What do you want in a Publisher?

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What do you want in a Publisher?

Postby CrystalSpiritinc » Mon Jan 21, 2013 11:09 am

Greetings all,

I have been doing a little research regarding the reasons authors move towards the Self-Publishing route. I know that for some,it is beneficial because they don't want to lose control, want more royalties, don't want to wait more than 12 months etc. There are plenty of reasons, all that I find valid and to be honest were some of the same reason I started out as a self publisher. However; if you were to consider publishing with a traditional publisher, what is it that you would want or need? As a publisher, I am starting to receive manuscripts from authors that either tried the self-publishing way and it didn't work for them or they are still not sure as it can be a little scary.

So, I am trying to see what could be done to address their needs (being proactive) before I even consider the option.

Thanks in advance for your feedback!

Crystal Spirit Publishing, Inc
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Re: What do you want in a Publisher?

Postby pls » Mon Jan 21, 2013 11:51 am

Vanessa, I would want transparency, quick, honest responses to queries and questions, generous royalties, treatment as an equal in a writer-publisher joint partnership, and an all-out marketing program - again, a joint writer-publisher effort - in a publisher.
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Re: What do you want in a Publisher?

Postby shadowwalker » Mon Jan 21, 2013 1:00 pm

I want a fair advance and royalty rates; editors who know what they're doing working with me to give the book its final polish; format and distribution to all outlets; marketing strategies proven to work. Publicity would be nice, but I'm patient, so as long as the marketing is done right, I'm fine. I'd want veto power on book cover, but otherwise willing to concede the experts usually know what they're doing there. Also, I want them to have a good enough reputation so I can concentrate on my writing and not worry they're going to muck things up elsewhere.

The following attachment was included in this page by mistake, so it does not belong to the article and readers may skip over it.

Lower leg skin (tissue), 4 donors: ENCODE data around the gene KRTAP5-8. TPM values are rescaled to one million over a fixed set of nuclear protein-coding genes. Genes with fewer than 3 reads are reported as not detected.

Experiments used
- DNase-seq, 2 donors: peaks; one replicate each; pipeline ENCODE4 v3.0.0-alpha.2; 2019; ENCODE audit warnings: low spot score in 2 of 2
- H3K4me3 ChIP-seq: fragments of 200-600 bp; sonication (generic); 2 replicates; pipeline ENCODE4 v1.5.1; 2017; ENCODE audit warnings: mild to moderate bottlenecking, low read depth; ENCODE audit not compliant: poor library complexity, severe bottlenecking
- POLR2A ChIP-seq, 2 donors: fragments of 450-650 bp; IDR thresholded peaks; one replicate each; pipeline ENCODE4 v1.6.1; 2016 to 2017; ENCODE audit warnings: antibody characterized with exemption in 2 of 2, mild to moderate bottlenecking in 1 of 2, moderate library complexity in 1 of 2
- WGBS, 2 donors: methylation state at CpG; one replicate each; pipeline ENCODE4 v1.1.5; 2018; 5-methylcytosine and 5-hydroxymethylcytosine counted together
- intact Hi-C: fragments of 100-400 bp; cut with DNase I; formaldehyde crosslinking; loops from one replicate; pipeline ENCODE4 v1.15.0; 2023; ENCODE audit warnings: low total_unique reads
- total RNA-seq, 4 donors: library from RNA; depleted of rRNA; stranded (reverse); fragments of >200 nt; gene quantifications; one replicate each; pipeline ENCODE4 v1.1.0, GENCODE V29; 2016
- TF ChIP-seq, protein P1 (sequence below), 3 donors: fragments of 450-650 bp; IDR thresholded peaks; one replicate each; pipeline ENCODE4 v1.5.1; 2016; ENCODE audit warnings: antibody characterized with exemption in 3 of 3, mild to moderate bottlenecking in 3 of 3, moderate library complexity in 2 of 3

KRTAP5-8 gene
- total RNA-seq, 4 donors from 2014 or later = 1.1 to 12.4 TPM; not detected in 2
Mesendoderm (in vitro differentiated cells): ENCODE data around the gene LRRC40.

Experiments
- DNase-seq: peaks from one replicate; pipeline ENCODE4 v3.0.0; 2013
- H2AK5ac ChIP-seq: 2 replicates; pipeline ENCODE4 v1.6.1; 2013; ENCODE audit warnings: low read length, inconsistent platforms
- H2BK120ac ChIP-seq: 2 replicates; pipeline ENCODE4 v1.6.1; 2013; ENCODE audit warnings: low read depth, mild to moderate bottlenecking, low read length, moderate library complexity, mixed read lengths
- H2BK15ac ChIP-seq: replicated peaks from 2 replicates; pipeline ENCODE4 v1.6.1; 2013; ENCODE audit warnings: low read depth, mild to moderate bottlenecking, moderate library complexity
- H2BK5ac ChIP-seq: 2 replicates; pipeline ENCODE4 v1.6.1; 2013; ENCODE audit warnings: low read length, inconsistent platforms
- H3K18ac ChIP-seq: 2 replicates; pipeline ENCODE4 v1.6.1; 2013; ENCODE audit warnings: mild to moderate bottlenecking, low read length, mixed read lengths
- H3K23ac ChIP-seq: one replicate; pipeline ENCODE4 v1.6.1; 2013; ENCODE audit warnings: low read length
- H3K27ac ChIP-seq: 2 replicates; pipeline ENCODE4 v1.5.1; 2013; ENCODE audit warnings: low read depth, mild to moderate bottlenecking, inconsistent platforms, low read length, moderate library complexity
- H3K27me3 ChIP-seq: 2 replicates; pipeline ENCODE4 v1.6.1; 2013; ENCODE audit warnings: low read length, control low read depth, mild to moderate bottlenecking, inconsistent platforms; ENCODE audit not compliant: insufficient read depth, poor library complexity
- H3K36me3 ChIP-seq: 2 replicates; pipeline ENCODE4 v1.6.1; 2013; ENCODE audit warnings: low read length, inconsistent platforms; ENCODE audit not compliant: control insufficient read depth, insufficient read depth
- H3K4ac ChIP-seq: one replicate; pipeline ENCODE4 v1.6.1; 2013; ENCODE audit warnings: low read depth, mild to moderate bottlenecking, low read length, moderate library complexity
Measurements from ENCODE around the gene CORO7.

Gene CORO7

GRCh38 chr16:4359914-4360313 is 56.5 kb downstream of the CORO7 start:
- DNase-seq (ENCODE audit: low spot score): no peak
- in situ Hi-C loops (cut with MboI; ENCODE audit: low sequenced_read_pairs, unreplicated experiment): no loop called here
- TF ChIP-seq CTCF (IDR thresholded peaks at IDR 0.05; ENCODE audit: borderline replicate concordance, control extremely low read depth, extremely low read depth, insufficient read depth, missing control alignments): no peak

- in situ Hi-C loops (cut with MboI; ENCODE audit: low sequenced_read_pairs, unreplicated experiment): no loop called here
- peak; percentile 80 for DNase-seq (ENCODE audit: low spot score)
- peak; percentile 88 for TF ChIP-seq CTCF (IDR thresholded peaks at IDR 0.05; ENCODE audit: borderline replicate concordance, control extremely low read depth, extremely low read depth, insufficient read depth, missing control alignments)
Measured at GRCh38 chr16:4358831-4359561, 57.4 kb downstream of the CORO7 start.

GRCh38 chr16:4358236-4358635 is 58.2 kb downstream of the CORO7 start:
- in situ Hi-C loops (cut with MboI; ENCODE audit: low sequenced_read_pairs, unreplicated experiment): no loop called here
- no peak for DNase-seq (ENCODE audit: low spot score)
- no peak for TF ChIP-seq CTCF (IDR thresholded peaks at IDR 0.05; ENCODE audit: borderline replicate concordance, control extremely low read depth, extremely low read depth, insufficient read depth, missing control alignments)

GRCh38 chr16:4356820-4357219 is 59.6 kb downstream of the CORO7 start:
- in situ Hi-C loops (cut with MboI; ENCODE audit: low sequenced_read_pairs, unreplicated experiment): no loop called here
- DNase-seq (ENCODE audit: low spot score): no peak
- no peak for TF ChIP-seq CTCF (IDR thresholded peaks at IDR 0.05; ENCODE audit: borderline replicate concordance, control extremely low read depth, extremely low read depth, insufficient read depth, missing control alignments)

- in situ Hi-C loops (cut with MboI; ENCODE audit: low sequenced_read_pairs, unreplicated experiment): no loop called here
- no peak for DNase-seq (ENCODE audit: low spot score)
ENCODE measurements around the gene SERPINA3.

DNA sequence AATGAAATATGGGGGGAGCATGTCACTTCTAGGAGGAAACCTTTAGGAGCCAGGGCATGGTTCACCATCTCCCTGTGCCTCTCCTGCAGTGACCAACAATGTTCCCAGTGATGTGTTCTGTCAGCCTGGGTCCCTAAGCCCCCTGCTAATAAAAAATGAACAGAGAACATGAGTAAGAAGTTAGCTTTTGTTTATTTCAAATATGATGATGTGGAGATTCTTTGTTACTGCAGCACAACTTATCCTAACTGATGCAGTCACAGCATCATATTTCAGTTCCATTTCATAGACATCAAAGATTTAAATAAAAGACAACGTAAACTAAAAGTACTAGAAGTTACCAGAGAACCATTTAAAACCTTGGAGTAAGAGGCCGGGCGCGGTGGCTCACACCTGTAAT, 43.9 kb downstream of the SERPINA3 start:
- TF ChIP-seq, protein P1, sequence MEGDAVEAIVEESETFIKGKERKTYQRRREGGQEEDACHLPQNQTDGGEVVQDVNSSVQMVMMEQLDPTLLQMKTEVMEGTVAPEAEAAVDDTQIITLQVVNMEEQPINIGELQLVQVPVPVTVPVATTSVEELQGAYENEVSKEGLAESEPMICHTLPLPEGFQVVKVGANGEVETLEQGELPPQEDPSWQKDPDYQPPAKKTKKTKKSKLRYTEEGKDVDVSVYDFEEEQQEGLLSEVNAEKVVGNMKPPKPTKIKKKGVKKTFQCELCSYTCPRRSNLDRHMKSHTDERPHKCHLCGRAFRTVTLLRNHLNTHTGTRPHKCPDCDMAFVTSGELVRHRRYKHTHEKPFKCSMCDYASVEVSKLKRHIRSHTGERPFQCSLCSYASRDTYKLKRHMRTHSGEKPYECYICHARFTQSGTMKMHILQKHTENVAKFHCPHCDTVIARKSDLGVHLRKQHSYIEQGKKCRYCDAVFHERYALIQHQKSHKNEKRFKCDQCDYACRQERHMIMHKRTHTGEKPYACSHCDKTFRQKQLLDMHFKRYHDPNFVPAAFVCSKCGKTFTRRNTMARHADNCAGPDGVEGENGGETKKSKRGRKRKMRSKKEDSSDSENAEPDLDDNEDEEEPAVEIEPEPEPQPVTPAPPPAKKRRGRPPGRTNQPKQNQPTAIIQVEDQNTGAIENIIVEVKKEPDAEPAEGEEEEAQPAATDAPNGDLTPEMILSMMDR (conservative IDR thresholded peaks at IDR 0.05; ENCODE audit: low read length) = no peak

"It seems rather like wanting to be ... a writer, rather than wanting to write. It should be a by-product, not a thing in itself. Otherwise, it's just an ego trip." - Roger Zelazny

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Re: What do you want in a Publisher?

Postby trracki » Mon Mar 18, 2013 9:29 pm

Currently I am focused on that great debate between self-publish and traditional as I near completion on my manuscript. What I like about traditional publishers is they have the knowledge to make my manuscript the best it can be. They also know what works and what doesn't work in terms of price, page count, cover, formatting, etc.. They have the network to make sure that the book gets out into the right hands so that its more widely reviewed and promoted.

What I don't like about publishers is how they treat their authors. First authors have to somehow climb out of the slush pile, which is touted to be a 1-in-100 odds event. Then they have to have an agent because if they don't the publisher is going to know they can put the screws to the author, even then the screws are still applied. Once the contract is signed now the publisher says, "this is mine not yours" and you have to accept the cover and the title and say goodbye to residual rights.

Why is publishing not a partnership? Why is there a sort of master-slave mentality?